'It Is Time to Rebel': Listen to Greta Thunberg on New Track From British Pop Rock Band The 1975
By Jessica Corbett
British pop rock band The 1975 released the first track of their forthcoming album Wednesday, which features Swedish teen climate activist Greta Thunberg delivering an instrumental-backed speech about the global climate emergency.
"We are right now in the beginning of a climate and ecological crisis. And we need to call it what it is. An emergency," 16-year-old Thunberg says on the nearly five-minute song, which closely resembles her speech at the World Economic Forum in Davos, Switzerland last year. "It is now time for civil disobedience. It is time to rebel."
Each of the band's past three albums has kicked off with a track titled "The 1975," but this latest version for Notes on a Conditional Form is a notable departure from the previous ones. At Thunberg's request, all proceeds from the track will go to the climate action group Extinction Rebellion.
Speaking about the song to The Guardian, Thunberg said: "I'm grateful to get the opportunity to get my message out to a broad new audience in a new way. I think it's great that The 1975 is so strongly engaged in the climate crisis. We quickly need to get people in all branches of society to get involved. And this collaboration I think is something new."
Promoting the track on Twitter Thursday, the Nobel Peace Prize nominee noted that any money made from the song will go to Extinction Rebellion, whose members engage in civil disobedience across the globe to demand that governments take bolder action to address the human-caused climate crisis.Extinction Rebellion issued a "massive thank you" to Thunberg and the band in a statement Thursday.
"Greta you are an outstanding human," said the group. "You were there when Extinction Rebellion launched back on Parliament Square in London just nine months ago. Again and again you show your support in meaningful ways — from small kind acts to things like this. We salute you sister. "
"To the 1975s, we thank you massively for your rebellious contribution and promise to put this to good use," the group added. "We're loving your commitment to rebel for life with us. Music has the power to break through barriers, and right now we really need to break through some barriers if we are to face this emergency. We are currently heading towards 4 degrees of heating for the world."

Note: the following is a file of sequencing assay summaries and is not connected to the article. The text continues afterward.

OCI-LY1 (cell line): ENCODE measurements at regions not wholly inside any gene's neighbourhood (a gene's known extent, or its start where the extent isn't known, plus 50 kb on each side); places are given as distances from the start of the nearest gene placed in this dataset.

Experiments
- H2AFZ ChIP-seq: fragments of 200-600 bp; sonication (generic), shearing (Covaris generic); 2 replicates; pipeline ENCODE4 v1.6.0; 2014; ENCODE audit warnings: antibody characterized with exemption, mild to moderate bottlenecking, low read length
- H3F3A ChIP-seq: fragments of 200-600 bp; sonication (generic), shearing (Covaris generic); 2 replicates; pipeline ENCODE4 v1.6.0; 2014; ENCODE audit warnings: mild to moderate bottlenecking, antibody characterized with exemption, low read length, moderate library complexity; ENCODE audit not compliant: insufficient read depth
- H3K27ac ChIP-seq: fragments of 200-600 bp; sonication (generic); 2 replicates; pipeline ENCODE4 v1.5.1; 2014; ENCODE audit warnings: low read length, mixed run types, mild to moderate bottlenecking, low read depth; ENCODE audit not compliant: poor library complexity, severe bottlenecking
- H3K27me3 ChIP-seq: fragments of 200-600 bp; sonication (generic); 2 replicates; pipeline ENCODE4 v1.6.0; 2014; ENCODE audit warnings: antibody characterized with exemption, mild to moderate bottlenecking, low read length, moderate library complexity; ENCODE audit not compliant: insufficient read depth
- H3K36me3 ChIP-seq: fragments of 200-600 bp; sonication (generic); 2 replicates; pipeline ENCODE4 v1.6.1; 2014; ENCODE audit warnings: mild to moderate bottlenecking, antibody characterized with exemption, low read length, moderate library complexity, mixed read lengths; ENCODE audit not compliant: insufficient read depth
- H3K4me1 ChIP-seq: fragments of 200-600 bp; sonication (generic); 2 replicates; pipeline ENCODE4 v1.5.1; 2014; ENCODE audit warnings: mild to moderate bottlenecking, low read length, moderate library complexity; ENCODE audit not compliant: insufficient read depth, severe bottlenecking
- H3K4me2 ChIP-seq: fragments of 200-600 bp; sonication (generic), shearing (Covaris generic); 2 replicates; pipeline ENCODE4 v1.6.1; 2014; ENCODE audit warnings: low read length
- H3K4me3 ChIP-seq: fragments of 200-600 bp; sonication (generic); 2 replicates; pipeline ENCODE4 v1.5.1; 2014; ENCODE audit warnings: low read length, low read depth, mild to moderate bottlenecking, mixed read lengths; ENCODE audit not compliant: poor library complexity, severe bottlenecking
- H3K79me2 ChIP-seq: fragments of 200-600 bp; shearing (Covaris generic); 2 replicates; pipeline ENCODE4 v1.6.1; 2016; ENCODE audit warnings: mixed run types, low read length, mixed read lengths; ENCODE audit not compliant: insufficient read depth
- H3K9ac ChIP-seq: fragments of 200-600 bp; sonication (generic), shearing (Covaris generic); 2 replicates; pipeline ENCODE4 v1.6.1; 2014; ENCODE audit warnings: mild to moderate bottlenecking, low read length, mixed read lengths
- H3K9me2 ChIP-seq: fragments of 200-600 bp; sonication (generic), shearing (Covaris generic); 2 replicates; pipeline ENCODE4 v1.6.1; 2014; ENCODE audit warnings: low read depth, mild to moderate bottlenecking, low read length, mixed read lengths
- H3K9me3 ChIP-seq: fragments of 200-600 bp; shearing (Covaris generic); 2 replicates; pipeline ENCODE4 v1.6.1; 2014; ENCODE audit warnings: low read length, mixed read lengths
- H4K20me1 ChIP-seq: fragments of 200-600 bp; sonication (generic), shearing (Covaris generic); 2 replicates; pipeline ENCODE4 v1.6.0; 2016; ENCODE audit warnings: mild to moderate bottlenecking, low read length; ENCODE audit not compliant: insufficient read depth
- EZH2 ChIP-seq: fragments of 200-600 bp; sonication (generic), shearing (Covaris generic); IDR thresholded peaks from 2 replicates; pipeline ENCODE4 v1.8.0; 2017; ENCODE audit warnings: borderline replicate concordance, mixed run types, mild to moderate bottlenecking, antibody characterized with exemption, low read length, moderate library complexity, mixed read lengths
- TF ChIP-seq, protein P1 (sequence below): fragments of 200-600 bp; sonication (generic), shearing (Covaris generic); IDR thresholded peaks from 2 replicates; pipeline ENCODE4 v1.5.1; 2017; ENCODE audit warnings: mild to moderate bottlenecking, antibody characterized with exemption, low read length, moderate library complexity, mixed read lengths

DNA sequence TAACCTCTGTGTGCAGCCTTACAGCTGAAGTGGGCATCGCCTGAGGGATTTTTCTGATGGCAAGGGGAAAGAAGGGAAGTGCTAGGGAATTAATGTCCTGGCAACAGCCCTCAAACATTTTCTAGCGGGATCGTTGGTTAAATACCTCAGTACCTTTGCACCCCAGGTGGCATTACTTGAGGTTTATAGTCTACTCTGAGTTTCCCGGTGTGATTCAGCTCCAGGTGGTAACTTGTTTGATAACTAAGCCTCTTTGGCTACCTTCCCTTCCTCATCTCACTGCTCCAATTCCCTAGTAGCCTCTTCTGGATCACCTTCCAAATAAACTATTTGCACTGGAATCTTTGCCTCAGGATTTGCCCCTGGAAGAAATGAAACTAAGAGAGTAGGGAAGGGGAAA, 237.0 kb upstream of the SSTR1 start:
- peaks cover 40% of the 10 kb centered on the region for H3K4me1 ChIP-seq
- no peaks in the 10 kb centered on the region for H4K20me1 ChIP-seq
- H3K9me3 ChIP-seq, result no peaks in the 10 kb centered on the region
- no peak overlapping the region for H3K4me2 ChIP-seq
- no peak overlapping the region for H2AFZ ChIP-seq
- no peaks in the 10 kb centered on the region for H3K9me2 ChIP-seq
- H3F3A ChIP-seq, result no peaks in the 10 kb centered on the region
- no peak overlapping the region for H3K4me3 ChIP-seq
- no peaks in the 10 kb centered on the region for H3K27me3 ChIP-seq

Read the full text of Thunberg's speech from the track, as transcribed by The Guardian:
We are right now in the beginning of a climate and ecological crisis.
And we need to call it what it is. An emergency.
We must acknowledge that we do not have the situation under control and that we don't have all the solutions yet. Unless those solutions mean that we simply stop doing certain things.
We admit that we are losing this battle.
We have to acknowledge that the older generations have failed. All political movements in their present form have failed.
But homo sapiens have not yet failed.
Yes, we are failing, but there is still time to turn everything around. We can still fix this. We still have everything in our own hands.
But unless we recognise the overall failures of our current systems, we most probably don't stand a chance.
We are facing a disaster of unspoken sufferings for enormous amounts of people. And now is not the time for speaking politely or focusing on what we can or cannot say. Now is the time to speak clearly.
Solving the climate crisis is the greatest and most complex challenge that homo sapiens have ever faced. The main solution, however, is so simple that even a small child can understand it. We have to stop our emissions of greenhouse gases.
And either we do that, or we don't.
You say that nothing in life is black or white.
But that is a lie. A very dangerous lie.
Either we prevent a 1.5 degree of warming, or we don't.
Either we avoid setting off that irreversible chain reaction beyond human control, or we don't.
Either we choose to go on as a civilization or we don't.
That is as black or white as it gets.
Because there are no grey areas when it comes to survival.
Now we all have a choice.
We can create transformational action that will safeguard the living conditions for future generations.
Or we can continue with our business as usual and fail.
That is up to you and me.
And yes, we need a system change rather than individual change. But you cannot have one without the other.
If you look through history, all the big changes in society have been started by people at the grassroots level. People like you and me.
So, I ask you to please wake up and make the changes required possible. To do your best is no longer good enough. We must all do the seemingly impossible.
Today, we use about 100 million barrels of oil every single day. There are no politics to change that. There are no rules to keep that oil in the ground.
So, we can no longer save the world by playing by the rules. Because the rules have to be changed.
Everything needs to change. And it has to start today.
So, everyone out there, it is now time for civil disobedience. It is time to rebel.
Reposted with permission from our media associate Common Dreams.
- Redwoods are the world's tallest trees.
- Now scientists have discovered they are even bigger than we thought.
- Using laser technology they map the 80-meter giants.
- Trees are a key plank in the fight against climate change.
They are among the largest trees in the world, descendants of forests where dinosaurs roamed.